What’s different about MBC from the earlier stages of breast cancer is that your treatment and physical fight against the disease never ends. We are placed on a drug and when that drug stops working we have to try something different. And because of this our bodies are constantly changing and being affected. That’s why I need to include a self-care regimen in my routine. This journey can be very taxing. It’s not only your body that’s being strained but also your mind. To be honest, I think that cancer is honestly a battle of the mind more than anything. If you don’t have the mental capacity to fight then your physical will automatically deteriorate. So I choose to make sure that my mind, body, and soul are taken care of for me to continue to fight this battle. I do that by participating in yoga, meditation, massages, reiki, reading motivational books, and taking part in other spiritual and healing practices that strengthen those areas. We need to start tending to the deeper parts of our being during hard times. This MBC battle takes a lot out of you. You will use energy and strength that you didn't even know you had. You have to truly love yourself through the journey because times will get rough. But the great thing is that you're not fighting alone.
One thing I wish I had during my earlier stage battle is the people that I have found in the breast cancer community. Connecting with the Tigerlily Foundation has been one of the greatest parts of this journey. I have found a tribe of people that support, learn from, and love on each other. I really couldn’t ask for anything more. Although strenuous at times, this journey has brought out the greatest parts of me and I’m grateful.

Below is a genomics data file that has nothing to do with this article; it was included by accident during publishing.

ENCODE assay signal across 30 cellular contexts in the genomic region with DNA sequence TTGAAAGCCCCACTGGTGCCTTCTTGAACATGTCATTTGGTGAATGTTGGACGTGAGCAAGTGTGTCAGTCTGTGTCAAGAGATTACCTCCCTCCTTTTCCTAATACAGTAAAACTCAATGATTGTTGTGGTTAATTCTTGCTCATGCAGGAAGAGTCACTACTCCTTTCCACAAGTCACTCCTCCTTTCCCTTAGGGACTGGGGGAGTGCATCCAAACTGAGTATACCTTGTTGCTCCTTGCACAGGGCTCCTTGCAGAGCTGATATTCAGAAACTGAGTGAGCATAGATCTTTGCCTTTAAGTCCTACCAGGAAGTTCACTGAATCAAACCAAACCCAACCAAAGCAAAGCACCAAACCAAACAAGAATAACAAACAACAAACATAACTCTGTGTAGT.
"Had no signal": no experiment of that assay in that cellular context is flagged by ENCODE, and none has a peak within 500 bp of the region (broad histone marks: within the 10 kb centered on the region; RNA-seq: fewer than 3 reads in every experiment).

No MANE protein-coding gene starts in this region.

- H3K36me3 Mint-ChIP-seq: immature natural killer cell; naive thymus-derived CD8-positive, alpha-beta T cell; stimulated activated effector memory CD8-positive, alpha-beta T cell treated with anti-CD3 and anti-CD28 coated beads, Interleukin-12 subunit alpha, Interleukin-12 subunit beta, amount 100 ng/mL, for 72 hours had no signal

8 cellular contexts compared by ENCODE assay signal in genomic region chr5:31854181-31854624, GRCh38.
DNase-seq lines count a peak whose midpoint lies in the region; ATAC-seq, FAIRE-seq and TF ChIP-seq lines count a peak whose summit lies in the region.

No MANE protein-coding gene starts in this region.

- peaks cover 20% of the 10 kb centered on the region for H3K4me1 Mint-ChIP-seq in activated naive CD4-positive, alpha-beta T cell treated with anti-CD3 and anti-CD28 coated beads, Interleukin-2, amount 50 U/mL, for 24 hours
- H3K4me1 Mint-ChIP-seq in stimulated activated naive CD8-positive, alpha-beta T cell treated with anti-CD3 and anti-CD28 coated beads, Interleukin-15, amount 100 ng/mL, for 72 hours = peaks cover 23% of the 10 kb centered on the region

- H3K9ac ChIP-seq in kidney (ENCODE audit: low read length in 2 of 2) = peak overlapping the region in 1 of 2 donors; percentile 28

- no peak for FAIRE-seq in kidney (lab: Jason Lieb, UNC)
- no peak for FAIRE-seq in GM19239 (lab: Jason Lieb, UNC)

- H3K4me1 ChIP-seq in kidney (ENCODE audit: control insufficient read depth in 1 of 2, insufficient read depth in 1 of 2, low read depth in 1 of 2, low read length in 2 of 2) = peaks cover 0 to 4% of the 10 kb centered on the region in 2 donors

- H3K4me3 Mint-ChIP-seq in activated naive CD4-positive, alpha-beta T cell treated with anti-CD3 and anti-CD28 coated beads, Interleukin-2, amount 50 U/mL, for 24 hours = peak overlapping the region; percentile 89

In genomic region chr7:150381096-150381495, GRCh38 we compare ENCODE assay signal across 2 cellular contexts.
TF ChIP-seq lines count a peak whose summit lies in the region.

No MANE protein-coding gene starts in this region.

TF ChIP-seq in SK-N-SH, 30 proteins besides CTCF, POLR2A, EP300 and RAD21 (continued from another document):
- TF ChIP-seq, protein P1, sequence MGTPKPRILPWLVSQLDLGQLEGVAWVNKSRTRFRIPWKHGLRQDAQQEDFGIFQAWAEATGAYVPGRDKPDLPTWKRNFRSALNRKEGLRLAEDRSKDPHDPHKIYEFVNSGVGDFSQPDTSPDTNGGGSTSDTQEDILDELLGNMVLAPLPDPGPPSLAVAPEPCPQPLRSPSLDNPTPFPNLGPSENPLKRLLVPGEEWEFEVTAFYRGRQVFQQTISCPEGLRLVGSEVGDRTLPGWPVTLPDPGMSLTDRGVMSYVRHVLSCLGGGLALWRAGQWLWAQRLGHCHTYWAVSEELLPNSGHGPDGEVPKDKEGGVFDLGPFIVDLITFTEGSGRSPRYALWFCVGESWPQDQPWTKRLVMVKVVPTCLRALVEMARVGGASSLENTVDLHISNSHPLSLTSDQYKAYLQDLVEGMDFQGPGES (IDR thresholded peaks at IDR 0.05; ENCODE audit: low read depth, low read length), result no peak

I’m evolving on this journey. I’m practicing mindfulness and living intentionally and on purpose. I am committed to this process and journey. My scars have a story to tell and I intend to tell it. My scars reveal the evidence of my struggles and serve as proof of my determination to live. My scars are beautiful because the story they tell is so engaging and inspirational. No matter what happens inside my body, I choose to be that evolving soul.
Author Bio: Tameka Johnson, a retired Special Educator, mother of one, blogger and Author, was diagnosed with osteosarcoma at the age of 13. Eighteen years into remission, she received the diagnosis stage II HER2-positive, estrogen receptor-positive breast cancer in 2013, at age 31. The disease remained in remission from 2013-2016 when her doctors confirmed that her cancer had metastasized to her left lung and collar bone. After being diagnosed with osteosarcoma in 1994, Tameka knew that it would be her God-given purpose to share her story with the world. It was not until 2013 that Tameka began to share her life and story with others through her blog Evolving Soul; the spiritual, personal, and soul evolution of a young woman that is thriving despite her diagnosis and current battle with breast cancer.
Connect with Tameka Johnson: https://instagram.com/iamevolvingsoul?igshid=YmMyMTA2M2Y=